- Paid links
- Links acquired from link exchanges
- Spammy guest post links
- Automatically generated links
- Spammy forum comment links
- Irrelevant backlinks
- Links from low-quality directory or bookmark sites
Clean up the Links From Your Site (Outbound)
Use a link analysis tool like Ahrefs or Majestic to get a list of your outbound links. SEOChat’s Website Crawler is another free option that will analyze 100 pages for you without registering.
Download a list of external links from the report:
Identify any links on your site that are against Webmaster Guidelines. Once you find them, you can either:
- Remove the links
- Use a 301 redirect attribute through a page blocked by robots.txt
- Set the links to “nofollow”
Clean up the Links to Your Site (Inbound)
You can get a list of links pointed at your site using your backlink analyzer of choice, or you can use Search Console. Just click “Search Traffic,” then “Links to Your Site,” and you can download a list.
Find any backlinks that are against Webmaster Guidelines.
Next, you’ll need to send out take-down request emails to the webmasters hosting them. If they don’t respond to you, then as a last resort, use Google’s Disavow Tool to tag the links so they don’t pass PageRank.
Once you’ve cleaned up your links, you can move on to submit a reconsideration request.
2. User-Generated Spam
If you’ve gotten a User-Generated Spam penalty, it doesn’t mean you’re a spammer – but your site users are. As far as Google’s concerned, it’s up to you to clean up spammy content people post to your:
- Forum pages
- Guest book pages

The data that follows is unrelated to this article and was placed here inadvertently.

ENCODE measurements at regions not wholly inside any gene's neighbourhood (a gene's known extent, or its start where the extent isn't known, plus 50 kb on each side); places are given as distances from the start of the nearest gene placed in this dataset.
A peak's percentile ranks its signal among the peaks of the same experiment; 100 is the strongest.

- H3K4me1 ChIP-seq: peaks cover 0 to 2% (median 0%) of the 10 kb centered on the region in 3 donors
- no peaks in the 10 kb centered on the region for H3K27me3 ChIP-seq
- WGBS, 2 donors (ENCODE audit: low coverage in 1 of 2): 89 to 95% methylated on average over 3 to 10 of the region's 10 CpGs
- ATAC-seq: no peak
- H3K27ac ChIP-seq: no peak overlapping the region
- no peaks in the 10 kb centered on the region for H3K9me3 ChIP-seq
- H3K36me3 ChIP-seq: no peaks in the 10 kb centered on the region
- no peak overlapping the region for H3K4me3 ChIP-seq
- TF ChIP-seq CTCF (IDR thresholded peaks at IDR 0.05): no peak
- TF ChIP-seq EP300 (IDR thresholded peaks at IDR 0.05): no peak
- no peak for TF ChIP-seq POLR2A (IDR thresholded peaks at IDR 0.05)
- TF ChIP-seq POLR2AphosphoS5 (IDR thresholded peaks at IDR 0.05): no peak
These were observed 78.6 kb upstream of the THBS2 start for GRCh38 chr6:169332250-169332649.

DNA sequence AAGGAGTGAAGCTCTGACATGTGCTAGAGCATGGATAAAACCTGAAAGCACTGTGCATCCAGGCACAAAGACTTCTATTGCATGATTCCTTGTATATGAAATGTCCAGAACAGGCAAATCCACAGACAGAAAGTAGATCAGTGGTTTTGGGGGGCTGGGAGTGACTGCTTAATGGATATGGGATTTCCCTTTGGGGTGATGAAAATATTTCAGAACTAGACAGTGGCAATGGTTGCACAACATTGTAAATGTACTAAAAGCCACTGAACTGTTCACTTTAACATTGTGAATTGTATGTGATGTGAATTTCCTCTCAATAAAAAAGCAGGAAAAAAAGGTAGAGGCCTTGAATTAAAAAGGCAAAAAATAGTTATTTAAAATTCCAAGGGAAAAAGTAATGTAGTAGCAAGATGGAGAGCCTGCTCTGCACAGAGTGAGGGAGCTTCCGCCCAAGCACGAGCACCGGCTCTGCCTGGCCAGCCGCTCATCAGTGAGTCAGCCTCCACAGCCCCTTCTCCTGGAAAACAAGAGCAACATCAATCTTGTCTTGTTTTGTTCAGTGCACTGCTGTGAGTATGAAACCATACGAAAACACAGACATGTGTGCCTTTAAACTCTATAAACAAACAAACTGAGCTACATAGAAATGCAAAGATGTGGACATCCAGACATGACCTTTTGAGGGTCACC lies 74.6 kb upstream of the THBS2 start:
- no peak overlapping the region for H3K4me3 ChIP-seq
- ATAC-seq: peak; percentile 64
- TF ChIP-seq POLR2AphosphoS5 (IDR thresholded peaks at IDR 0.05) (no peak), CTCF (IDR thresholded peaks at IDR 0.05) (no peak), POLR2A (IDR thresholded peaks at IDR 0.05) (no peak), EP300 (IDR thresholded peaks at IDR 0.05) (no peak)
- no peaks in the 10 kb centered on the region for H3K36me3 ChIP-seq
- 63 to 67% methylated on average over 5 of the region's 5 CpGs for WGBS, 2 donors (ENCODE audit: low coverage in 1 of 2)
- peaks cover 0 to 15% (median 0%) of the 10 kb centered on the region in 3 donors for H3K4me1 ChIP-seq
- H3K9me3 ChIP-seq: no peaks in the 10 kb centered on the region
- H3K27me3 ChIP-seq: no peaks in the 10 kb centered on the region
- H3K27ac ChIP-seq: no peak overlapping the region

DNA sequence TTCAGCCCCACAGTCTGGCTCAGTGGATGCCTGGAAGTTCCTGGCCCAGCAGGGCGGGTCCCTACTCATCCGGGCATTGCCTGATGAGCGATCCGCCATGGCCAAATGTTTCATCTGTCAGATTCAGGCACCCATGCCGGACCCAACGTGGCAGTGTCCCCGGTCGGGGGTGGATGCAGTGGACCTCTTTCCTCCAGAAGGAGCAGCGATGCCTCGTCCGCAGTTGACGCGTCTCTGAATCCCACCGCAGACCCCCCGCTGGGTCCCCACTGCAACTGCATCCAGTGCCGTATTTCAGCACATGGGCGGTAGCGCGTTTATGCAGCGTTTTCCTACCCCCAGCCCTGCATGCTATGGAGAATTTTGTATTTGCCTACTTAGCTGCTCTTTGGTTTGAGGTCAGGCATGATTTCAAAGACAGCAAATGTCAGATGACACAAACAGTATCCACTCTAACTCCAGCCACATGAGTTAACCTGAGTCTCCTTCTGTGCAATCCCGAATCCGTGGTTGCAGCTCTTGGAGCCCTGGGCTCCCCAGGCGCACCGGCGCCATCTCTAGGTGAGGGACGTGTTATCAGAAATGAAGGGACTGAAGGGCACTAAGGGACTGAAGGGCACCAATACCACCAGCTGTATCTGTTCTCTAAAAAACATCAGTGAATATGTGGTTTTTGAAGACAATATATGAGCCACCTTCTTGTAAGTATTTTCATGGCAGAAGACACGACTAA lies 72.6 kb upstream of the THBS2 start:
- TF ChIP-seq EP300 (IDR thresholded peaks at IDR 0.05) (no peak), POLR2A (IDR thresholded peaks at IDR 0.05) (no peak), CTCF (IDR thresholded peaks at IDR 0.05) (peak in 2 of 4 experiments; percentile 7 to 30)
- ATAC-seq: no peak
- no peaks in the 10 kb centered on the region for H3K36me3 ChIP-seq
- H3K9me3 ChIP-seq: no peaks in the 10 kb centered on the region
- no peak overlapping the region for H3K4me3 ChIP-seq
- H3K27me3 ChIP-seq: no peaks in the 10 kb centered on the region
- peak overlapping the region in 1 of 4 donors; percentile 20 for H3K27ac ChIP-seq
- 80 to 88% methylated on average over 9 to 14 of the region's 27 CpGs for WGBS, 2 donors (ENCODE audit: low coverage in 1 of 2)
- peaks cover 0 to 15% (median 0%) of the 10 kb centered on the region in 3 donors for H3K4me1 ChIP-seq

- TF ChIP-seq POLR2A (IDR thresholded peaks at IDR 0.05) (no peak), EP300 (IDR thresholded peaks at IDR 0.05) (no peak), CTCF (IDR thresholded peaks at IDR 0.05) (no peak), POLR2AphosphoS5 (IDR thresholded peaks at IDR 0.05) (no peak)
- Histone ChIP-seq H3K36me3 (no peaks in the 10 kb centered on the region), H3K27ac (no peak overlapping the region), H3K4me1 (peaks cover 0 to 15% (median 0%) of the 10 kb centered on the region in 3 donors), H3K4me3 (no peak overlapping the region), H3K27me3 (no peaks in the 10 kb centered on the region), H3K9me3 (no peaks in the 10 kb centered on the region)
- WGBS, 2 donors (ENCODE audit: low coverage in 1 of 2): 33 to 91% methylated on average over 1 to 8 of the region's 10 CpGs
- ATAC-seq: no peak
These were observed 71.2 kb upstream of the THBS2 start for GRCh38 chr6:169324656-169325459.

- Blog post comments
- Other site areas
Mozilla famously got penalized by this Manual Action a while back. Here are some user-generated spam examples from their site:
If you haven’t already, the first thing you’ll want to do is install some kind of anti-spam software. Akismet is a popular WordPress tool that will detect and filter out some of your spam comments.
Hopefully, this does most of the cleanup work for you, but don’t stop there. You need to manually go through and remove any spam that got through the filters.
Look out for things like:
- Posts that are blatant advertisements
- Posts with gibberish text
- Posts with off-topic links (Probably the most common type of comment spam I see)
- Commercial-sounding content (Think payday loans, discount insurance, libido enhancers, etc.)
- Auto-generated comments
You should also vet your user profiles, and delete any that might be spam accounts. These are usually auto-generated, have no profile photo, no description, and of course, post a lot of irrelevant comments.
A User-Generated Spam penalty is one you’re likely to get again and again, unless you take a hard line on spam from now on. To help my clients who have had this penalty prevent spam in the future, we:
- Use a CAPTCHA on their sites
- Change all forum links to “nofollow”
- Allow users to report spam
- Consider moderating all comments